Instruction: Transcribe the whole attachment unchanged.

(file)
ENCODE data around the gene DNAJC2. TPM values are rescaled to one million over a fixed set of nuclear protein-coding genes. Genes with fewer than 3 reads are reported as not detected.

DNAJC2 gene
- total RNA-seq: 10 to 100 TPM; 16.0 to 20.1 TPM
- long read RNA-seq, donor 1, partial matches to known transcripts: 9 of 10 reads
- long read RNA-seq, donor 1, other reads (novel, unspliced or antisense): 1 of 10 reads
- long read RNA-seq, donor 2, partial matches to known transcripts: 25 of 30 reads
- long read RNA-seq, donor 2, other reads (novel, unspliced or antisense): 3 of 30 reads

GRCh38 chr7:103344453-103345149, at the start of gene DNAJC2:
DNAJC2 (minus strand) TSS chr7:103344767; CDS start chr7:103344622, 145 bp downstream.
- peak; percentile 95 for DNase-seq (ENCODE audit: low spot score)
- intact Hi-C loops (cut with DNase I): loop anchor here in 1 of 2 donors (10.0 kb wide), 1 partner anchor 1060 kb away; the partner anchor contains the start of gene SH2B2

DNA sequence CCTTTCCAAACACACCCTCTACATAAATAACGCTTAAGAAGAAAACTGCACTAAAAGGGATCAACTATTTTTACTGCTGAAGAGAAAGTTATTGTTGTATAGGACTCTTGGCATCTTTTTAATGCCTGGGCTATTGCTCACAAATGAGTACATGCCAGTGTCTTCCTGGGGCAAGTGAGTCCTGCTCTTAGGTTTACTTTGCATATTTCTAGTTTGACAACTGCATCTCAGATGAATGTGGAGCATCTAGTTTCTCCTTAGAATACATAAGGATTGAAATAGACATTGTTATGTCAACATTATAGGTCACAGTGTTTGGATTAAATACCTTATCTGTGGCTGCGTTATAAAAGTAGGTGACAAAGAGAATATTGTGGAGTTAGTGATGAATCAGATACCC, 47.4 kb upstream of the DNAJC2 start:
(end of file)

ENCODE data around the gene DNAJC2. TPM values are rescaled to one million over a fixed set of nuclear protein-coding genes. Genes with fewer than 3 reads are reported as not detected.

DNAJC2 gene
- total RNA-seq: 10 to 100 TPM; 16.0 to 20.1 TPM
- long read RNA-seq, donor 1, partial matches to known transcripts: 9 of 10 reads
- long read RNA-seq, donor 1, other reads (novel, unspliced or antisense): 1 of 10 reads
- long read RNA-seq, donor 2, partial matches to known transcripts: 25 of 30 reads
- long read RNA-seq, donor 2, other reads (novel, unspliced or antisense): 3 of 30 reads

GRCh38 chr7:103344453-103345149, at the start of gene DNAJC2:
DNAJC2 (minus strand) TSS chr7:103344767; CDS start chr7:103344622, 145 bp downstream.
- peak; percentile 95 for DNase-seq (ENCODE audit: low spot score)
- intact Hi-C loops (cut with DNase I): loop anchor here in 1 of 2 donors (10.0 kb wide), 1 partner anchor 1060 kb away; the partner anchor contains the start of gene SH2B2

DNA sequence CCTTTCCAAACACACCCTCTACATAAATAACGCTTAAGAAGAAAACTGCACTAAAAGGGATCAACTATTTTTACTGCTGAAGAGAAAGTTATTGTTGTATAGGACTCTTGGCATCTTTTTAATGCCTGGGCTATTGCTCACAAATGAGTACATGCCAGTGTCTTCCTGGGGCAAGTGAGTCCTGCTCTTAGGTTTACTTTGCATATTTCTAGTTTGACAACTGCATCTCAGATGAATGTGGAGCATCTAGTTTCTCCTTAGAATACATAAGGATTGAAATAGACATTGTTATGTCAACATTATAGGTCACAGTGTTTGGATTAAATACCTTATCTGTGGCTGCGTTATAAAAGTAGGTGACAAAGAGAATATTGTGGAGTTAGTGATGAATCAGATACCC, 47.4 kb upstream of the DNAJC2 start: